Data Protection – Images of People
Implementation of the EU-GDPR and the Data Protection Act 2018 are complete. One issue of relevance to Club photographers has been considered in detail.
Is it legitimate to take and store images of people, taken in a public place, and to show them at Club, Federation or PAGB events, or in Exhibitions?
Club photographers wish to take, manage and publish their work in photographic events, including use of web sites and social media. For such photographers, the latest data protection legislation does not bar the taking, storing and exhibiting of images which include people, and there is no effective change from the 1998 legislation.
• The taking, processing and storing of images are excluded from data protection by the personal and domestic exemption. (1)
• The exhibiting (publishing) of images is covered by the rights of artistic purpose and freedom of expression. (2)
Nevertheless, photographers should be sensitive to directly expressed objections from individuals being included in images taken in a public place. Whilst those using a phone are probably taking pictures for personal use, someone using a larger camera may be assumed to be professional. Denial takes time and may frustrate the photographer’s purpose.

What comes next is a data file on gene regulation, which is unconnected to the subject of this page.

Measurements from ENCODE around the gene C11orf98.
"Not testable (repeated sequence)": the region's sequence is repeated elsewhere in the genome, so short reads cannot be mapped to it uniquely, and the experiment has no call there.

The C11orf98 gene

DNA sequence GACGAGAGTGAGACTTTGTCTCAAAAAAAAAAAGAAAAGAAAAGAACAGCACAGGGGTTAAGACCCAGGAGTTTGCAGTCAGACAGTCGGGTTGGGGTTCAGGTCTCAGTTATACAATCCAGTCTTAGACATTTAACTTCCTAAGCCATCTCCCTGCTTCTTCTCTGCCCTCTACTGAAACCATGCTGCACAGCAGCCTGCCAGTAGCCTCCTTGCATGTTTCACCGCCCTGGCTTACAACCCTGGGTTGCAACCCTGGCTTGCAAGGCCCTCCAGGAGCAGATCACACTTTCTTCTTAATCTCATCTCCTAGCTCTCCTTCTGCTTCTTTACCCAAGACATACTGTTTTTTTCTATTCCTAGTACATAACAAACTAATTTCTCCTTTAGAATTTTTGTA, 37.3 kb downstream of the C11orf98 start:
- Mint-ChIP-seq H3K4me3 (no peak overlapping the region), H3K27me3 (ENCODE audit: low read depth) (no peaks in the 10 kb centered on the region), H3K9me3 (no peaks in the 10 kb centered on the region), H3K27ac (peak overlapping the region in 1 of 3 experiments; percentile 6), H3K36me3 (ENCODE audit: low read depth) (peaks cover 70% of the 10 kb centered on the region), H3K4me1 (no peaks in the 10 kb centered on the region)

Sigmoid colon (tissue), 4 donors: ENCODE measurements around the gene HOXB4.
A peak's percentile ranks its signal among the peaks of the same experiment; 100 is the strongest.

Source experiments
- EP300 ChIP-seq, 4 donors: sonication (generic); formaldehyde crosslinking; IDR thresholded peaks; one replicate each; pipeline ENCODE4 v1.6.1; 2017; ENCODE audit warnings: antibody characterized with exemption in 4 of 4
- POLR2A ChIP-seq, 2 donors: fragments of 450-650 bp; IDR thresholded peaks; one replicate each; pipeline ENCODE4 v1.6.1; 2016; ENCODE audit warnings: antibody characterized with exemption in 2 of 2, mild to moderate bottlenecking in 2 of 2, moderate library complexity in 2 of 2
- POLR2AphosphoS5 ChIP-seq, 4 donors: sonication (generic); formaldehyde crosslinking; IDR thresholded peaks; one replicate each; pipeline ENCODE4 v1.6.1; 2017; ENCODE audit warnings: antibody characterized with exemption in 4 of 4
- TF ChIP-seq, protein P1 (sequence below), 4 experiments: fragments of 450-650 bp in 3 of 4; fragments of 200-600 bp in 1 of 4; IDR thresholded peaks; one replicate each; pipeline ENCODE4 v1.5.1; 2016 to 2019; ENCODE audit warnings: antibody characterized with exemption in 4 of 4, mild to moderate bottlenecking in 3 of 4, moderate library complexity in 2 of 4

Photographers should be mindful of situations where a person may have an expectation of privacy even in a public place, or where an image might imply denigration of the subject. (3)
This opinion does not cover areas where either full data protection or some other situation applies. As examples:
• When an image is taken for a business purpose and may be sold eg, via a web site, or the image may be licenced to another business, or via an image library.
• When an image is taken to record a crime, and if the image is provided to the police or media.
• When certain types of image may be prohibited by separate legislation at any stage of taking, storing or publishing. For examples, images considered indecent, or when the photographer is in a restricted location.
• In jurisdictions outside the UK.
1. EU-GDPR (Article 2(2(c))), where this continues the provisions of the Data Protection Act 1998 (Section 36).
2. EU-GDPR (Article 85(2)), Data Protection Act 2018 (Schedule 2 Part 5), where these continue the provisions of the Data Protection Act 1998 (Sections 3 and 32).
3. ‘Editors Code of Practice’. Independent Press Standards Organisation. https://www.ipso.co.uk/editors-code-of-practice
Executive Approved – February 2019